Waiting Tables is a Real Job
Every single person who has waited tables has, at some point, had someone tell them their job isn’t “real.” When a server hears those words, their blood begins to boil, quickly becoming hotter than the inside of a fried cheese stick that just came out of the deep fryer. There is no better way to enrage a server than to tell them that what they do for forty hours a week in order to pay their bills and put food on the table isn’t a real job.
Maybe the assumption is that a “real job” is one that requires a degree or years of schooling, like a teacher. After all, no one one would ever go to their child’s PTA meeting and accuse the teacher of having a fake job, but what about the person who drives their kid to school? Does a school bus driver have a real job? Most would venture to say yes, because that job comes with responsibility and duty, but to be a school bus driver one only needs a high school diploma and a commercial driver’s license so it’s not about a certain level of education that makes a job real. Perhaps a real job is one the makes a lot of money and that’s why people think waiting tables doesn’t count, but it is possible for a server to make just as much money as a social worker who makes an average of $53K a year or an ichthyologist (one who studies fish) who might make only $39K a year and everyone would consider those jobs more “real” than waiting tables. So what is it?
It must come down to the fact that waiting tables is a job of servitude and too many people see that as “less than” any other occupation. The truth is waiting tables is very much a real job. Waiters and waitresses punch in to real time clocks and get paid real money and pay real taxes and real bills, all of which sounds like a real job and it’s one that’s being performed by over 2.5 million people in this country. It’s an occupation where a person who dropped out of high school can work right along side someone who has two college degrees and they’re each going to work equally hard and make the same amount of money. A real job is any job that pays the bills. A real job is any job that lets someone have a flexible enough schedule to be home when their kids get home from school and still make enough money to cover their cost of living. A real job is any job that someone takes pride in and does well while being paid for it. Waiting tables is honest, hard work and most people in the industry who have been doing it for longer than a few years do it because they like taking care of people. Shouldn’t that be reason enough for it to be considered a real job?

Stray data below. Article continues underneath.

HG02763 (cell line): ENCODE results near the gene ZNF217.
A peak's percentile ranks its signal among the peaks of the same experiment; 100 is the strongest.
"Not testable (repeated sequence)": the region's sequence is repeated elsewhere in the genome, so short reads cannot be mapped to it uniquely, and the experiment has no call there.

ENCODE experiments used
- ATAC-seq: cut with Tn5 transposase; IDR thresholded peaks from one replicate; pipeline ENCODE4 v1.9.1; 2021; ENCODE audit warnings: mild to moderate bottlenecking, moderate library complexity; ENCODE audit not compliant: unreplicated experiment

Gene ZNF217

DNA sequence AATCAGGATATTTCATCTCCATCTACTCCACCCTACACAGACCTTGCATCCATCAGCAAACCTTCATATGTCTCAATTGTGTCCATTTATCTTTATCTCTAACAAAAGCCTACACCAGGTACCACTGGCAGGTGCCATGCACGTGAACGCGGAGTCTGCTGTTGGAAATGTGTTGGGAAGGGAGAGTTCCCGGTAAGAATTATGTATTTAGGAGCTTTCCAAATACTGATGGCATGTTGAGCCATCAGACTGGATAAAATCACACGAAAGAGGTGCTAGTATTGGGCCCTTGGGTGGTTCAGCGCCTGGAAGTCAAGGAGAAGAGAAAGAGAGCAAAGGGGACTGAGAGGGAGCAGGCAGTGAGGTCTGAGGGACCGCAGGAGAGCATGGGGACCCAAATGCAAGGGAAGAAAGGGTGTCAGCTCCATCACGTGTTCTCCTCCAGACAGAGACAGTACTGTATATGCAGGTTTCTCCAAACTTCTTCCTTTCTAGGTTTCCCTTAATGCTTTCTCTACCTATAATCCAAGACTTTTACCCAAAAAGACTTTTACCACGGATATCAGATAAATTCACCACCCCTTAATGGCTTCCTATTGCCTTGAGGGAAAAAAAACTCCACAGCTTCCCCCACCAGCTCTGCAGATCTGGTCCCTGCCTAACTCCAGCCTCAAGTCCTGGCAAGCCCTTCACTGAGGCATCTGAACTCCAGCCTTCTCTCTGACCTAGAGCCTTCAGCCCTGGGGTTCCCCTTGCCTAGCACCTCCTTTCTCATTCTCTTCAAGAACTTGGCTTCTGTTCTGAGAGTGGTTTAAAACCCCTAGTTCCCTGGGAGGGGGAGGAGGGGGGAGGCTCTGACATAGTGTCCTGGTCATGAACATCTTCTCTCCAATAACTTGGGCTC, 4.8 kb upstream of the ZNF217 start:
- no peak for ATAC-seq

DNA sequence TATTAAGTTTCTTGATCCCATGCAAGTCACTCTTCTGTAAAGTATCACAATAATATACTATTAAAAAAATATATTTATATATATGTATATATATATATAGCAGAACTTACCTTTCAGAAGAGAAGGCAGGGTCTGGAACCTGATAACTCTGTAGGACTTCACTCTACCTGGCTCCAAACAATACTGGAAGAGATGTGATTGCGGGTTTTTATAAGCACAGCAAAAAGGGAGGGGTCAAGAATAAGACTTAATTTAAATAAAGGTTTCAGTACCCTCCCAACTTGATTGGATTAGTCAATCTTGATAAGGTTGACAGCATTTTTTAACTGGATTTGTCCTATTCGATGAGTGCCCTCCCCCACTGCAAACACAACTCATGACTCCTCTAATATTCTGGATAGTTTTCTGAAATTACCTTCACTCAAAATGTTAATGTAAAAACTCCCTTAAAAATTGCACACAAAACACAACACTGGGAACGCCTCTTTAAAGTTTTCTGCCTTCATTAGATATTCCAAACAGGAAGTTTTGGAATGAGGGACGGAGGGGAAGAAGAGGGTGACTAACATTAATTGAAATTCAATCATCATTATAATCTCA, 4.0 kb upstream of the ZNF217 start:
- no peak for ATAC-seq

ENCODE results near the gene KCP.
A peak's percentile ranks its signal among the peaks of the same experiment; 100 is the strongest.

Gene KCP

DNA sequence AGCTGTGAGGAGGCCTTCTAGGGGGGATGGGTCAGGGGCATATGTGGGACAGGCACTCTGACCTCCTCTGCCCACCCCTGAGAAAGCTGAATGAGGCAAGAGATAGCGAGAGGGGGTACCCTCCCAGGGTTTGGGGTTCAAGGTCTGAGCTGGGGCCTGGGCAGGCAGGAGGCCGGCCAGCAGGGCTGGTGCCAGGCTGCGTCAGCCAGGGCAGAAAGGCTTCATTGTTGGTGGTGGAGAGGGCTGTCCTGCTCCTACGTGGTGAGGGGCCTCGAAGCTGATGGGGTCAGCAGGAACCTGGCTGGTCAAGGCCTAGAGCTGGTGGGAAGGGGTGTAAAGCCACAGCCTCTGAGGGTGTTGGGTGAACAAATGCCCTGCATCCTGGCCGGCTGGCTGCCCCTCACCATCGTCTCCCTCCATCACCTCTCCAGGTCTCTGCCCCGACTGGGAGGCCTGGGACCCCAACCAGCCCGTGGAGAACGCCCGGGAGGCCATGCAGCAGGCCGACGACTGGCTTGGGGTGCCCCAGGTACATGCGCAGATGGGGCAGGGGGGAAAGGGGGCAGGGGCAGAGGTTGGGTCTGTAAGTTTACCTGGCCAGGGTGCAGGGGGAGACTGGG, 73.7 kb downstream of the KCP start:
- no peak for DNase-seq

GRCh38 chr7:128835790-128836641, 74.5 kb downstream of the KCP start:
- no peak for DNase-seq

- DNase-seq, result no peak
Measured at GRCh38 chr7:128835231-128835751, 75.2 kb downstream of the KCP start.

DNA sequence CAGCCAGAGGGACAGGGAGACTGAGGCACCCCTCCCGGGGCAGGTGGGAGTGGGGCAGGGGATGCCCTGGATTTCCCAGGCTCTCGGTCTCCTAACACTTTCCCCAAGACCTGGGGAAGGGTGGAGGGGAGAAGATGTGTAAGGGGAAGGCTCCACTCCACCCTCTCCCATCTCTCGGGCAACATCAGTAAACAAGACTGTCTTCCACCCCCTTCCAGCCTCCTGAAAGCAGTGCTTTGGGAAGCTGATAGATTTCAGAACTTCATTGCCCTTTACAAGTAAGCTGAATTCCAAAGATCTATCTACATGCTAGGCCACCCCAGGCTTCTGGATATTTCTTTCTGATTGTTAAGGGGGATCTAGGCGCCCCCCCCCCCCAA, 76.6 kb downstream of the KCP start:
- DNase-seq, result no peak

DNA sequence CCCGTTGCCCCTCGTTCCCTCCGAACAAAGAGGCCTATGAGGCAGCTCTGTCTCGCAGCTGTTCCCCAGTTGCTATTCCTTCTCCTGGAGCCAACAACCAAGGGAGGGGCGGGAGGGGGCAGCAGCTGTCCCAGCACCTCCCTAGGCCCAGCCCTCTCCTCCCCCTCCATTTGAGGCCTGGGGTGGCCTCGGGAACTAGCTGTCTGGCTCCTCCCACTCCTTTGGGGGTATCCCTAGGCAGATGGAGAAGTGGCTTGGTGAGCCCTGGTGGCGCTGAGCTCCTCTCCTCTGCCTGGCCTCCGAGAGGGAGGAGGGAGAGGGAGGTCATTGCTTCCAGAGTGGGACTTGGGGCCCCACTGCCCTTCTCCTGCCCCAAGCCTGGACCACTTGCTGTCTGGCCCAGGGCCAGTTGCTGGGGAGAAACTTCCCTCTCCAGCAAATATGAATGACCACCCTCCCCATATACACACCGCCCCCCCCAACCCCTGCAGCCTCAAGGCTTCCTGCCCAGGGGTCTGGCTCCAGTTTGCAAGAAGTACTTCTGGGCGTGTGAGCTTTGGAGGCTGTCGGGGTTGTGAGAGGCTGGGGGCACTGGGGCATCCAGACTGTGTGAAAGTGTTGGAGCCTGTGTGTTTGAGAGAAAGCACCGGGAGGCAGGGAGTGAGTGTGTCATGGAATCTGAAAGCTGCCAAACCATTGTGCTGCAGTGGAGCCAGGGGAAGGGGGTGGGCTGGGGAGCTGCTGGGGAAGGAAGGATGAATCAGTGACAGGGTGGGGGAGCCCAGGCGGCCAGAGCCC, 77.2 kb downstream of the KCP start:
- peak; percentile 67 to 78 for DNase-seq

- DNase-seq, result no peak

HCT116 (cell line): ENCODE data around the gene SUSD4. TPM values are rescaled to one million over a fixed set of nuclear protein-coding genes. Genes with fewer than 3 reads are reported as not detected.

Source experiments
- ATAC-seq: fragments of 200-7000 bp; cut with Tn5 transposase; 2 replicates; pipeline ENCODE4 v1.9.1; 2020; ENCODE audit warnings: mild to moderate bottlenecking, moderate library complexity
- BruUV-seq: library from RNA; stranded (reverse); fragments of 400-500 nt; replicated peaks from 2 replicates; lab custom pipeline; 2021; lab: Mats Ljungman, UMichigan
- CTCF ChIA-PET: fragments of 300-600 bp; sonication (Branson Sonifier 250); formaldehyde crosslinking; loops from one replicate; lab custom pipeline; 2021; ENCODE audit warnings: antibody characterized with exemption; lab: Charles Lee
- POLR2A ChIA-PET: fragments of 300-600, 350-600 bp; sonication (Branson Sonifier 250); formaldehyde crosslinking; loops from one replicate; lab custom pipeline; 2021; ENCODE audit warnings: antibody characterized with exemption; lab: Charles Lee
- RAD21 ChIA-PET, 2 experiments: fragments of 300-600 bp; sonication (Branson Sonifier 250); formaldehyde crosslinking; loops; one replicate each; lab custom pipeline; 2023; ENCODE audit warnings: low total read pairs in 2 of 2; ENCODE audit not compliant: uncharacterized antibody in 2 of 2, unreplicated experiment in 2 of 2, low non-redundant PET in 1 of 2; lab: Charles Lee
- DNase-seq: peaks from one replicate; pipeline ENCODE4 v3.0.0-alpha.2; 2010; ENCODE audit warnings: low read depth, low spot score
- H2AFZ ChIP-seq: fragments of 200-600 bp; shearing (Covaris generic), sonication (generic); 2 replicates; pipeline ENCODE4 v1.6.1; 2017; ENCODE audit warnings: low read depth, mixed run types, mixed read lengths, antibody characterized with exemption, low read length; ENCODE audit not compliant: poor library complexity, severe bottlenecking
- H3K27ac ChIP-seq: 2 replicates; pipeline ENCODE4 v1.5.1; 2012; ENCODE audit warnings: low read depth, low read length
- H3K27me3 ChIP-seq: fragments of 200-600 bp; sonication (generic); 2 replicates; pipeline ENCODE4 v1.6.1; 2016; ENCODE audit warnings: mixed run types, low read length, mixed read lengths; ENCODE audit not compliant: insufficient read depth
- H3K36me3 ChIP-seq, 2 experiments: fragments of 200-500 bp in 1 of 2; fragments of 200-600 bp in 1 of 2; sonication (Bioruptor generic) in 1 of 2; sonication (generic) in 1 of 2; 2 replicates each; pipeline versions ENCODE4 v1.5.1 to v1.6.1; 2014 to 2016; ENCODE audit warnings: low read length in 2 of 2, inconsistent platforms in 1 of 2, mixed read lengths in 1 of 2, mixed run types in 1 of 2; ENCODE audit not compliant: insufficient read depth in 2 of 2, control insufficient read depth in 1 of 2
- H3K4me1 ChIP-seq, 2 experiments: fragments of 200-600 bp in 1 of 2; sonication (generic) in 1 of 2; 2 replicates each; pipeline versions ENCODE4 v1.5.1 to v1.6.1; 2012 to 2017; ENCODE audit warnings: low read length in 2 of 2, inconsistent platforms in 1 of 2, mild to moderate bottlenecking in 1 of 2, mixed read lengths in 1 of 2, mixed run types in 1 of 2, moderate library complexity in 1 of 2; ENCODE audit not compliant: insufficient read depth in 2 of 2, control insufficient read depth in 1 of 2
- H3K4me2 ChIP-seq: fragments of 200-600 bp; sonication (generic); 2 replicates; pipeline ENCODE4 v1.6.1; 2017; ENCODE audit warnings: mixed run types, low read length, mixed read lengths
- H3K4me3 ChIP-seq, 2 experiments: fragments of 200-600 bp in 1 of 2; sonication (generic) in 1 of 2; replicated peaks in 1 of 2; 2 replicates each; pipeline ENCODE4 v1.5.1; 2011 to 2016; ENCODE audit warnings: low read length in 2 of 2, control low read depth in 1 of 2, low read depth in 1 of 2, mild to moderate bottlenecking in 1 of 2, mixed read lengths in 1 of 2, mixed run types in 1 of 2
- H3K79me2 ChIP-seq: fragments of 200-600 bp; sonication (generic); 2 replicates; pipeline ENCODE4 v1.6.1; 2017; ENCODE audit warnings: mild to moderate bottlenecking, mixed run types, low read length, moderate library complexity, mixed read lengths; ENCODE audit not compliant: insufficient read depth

These days, food service workers are freaking heroes. So many states are limited to outdoor dining in the middle of the summer and servers are the ones who are putting on black polyester shirts and pants and then adding another layer of black polyester called an apron and donning a mask in 90+° weather just so customers can have a brief sense of normalcy. A lot of places in our country right now don’t have museums, movie theaters, bowling alleys, sports venues, or shopping malls, but they do have restaurants and each one of those restaurants is filled with staff who are doing their best to give customers a “real” experience of dining out. It would be nice if those customer could in turn recognize the service that is being provided to them is coming from people who are working a very real job.